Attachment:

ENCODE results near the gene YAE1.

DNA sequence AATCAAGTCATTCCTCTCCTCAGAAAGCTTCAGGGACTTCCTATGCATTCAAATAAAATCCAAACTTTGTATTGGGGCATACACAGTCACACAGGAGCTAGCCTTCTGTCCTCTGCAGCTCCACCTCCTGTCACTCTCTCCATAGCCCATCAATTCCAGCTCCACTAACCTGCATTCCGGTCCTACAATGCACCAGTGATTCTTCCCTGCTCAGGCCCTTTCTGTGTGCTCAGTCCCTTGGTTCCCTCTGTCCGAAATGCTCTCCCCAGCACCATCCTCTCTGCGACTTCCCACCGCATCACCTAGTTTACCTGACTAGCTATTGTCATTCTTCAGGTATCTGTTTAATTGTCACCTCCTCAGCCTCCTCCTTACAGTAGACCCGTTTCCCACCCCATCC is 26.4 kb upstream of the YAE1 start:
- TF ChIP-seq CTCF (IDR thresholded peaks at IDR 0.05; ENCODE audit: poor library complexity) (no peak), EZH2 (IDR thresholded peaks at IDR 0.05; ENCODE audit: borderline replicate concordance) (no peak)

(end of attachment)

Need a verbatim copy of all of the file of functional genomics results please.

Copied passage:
ENCODE results near the gene YAE1.

DNA sequence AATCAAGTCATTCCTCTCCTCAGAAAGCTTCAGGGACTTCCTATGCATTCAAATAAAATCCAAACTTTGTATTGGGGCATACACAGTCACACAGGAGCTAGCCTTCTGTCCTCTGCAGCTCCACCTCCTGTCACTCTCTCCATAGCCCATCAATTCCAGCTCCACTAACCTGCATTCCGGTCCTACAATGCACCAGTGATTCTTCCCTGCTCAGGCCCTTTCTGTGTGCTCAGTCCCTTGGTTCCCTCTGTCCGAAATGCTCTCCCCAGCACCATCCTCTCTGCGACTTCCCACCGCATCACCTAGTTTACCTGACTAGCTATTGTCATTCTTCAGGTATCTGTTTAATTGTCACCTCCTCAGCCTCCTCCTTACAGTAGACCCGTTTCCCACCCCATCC is 26.4 kb upstream of the YAE1 start:
- TF ChIP-seq CTCF (IDR thresholded peaks at IDR 0.05; ENCODE audit: poor library complexity) (no peak), EZH2 (IDR thresholded peaks at IDR 0.05; ENCODE audit: borderline replicate concordance) (no peak)